FAQs

Why choose Quality Asphalt?
Quality Asphalt is your one-stop shop for asphalt paving and maintenance. Our asphalt work is done in-house by asphalt professionals with decades of experience.

What is seal coating?
The process involves evenly spraying an asphalt emulsion over an existing paved surface to form a surface layer. This layer helps prevent the paved surface from deteriorating by providing protection from inclement weather, UV rays and chemicals. Seal coat should not be used to fill cracks or holes in pavement.

How often should I seal coat my paved surface?
A newly laid driveway or parking lot should be resealed the following year. If your paved surface is exposed to heavy traffic or harsh weather conditions, seal coat should be subsequently applied every other year. Every 3 to 4 years is sufficient for low traffic paved areas that are exposed to moderate weather conditions.

What happens if seal coat is reapplied too often?
When seal coat is reapplied too often, asphalt will become slippery and lose traction.

What is the difference between seal coating and resurfacing?
Seal coating is used to maintain and protect existing asphalt by spraying a thin layer of asphalt emulsion to evenly coat the surface. Resurfacing involves adding an entirely new layer of asphalt to cover any worn or cracked areas.

How can I fix poor drainage in my driveway or parking lot?
Cracks or holes in your driveway or parking lot can lead to poor drainage. They hold water that may leak down into the foundation of the paved surface and cause low spots. Sealing cracks and filling pot holes in your paved surface will increase durability and improve drainage.

My car leaked oil on the driveway and now the asphalt is damaged. Why did this happen?
Motor oil acts like a solvent when it comes in contact with petroleum based asphalt. When asphalt is chemically compromised, it will soften, deteriorate and eventually break up. Seal coat application can protect asphalt against deteriorating elements like weather, heavy traffic or chemicals.

What are the pros and cons of using asphalt versus concrete for my driveway?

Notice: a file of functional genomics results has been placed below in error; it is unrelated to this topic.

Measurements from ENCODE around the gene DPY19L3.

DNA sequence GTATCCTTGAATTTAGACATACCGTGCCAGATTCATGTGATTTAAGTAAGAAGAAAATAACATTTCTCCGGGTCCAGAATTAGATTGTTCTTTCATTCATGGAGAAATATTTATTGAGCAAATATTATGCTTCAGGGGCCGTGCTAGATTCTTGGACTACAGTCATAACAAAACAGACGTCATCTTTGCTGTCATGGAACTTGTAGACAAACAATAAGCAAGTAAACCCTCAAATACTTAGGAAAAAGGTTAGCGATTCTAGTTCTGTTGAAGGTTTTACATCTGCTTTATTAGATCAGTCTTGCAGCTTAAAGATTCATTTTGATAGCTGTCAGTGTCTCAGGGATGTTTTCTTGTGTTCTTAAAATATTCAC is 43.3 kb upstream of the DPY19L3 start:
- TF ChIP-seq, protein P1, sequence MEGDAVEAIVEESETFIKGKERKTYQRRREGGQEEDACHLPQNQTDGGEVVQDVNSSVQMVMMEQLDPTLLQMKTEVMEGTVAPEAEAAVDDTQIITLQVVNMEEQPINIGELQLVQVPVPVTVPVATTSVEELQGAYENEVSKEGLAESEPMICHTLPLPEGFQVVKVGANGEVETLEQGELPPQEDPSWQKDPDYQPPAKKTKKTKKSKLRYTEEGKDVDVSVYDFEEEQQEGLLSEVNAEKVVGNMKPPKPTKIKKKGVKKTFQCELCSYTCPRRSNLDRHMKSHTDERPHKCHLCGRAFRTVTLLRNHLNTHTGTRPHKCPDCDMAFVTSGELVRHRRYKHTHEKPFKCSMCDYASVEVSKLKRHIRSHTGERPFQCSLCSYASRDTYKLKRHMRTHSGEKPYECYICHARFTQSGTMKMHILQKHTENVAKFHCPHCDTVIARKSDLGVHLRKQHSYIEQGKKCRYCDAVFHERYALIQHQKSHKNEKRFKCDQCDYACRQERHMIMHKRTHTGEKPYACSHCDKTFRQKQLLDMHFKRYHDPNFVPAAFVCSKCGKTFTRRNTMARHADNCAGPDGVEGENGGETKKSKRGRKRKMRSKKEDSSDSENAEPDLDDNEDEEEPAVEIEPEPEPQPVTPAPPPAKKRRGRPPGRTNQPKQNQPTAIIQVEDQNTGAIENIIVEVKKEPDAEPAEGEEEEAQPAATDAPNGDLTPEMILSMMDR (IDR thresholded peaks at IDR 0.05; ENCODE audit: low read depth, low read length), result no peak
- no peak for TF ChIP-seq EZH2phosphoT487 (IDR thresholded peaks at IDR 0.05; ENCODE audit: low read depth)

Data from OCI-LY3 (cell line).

Climate:
If your local climate is subject to cold winters, concrete has the tendency to crack and heave during freezing temperatures. Furthermore, ice-melting salt can easily corrode concrete and cause pitting. When seal coated, asphalt is more durable against freezing temperatures and salt. Alternately, concrete is the better option in hot climates. The tar in asphalt can soften significantly during high heat and may become tacky and deformed.

Maintenance:
Asphalt should be sealed every other year (when dealing with high traffic or harsh weather) and can last upwards of 30 years when properly maintained. Concrete can last upwards of 50 years without sealing, however, concrete easily stains, so sealing preserves the look and finish. Both concrete and asphalt can crack with age, but asphalt is less likely due to its flexibility. Asphalt cracks are also easier to repair and blend into the original paved surface. Asphalt can be resurfaced fairly inexpensively to reveal a new durable layer, while it is impossible to refinish concrete.

Cost:
Maintenance costs aside, asphalt is generally much cheaper to install than concrete.

Can I put asphalt over my old concrete driveway?
Asphalt can be applied on top of concrete, but the asphalt may be subject to the heaving (especially in freezing temperatures) and cracking of its concrete base. These cracks will eventually show through the asphalt and the surface may become uneven.

My driveway is starting to deteriorate in spots. Is it important to fix these spots immediately, or should I wait to resurface the entire driveway?
It is significantly cheaper to repair damaged areas in your driveway than to wait until the entire driveway needs resurfacing. Spot repair may also improve the life of your asphalt driveway and prolong the need for complete resurfacing.

How important is it that I repair the cracks in my asphalt driveway?
Asphalt crack repair is one of the most importance maintenance practices. Water can seep into cracks, which can compromise the asphalt and cause significant cracking or heaving in freezing temperatures. Similarly, foreign material can settle in cracks, causing additional damage to the pavement as it expands and contracts during temperature changes.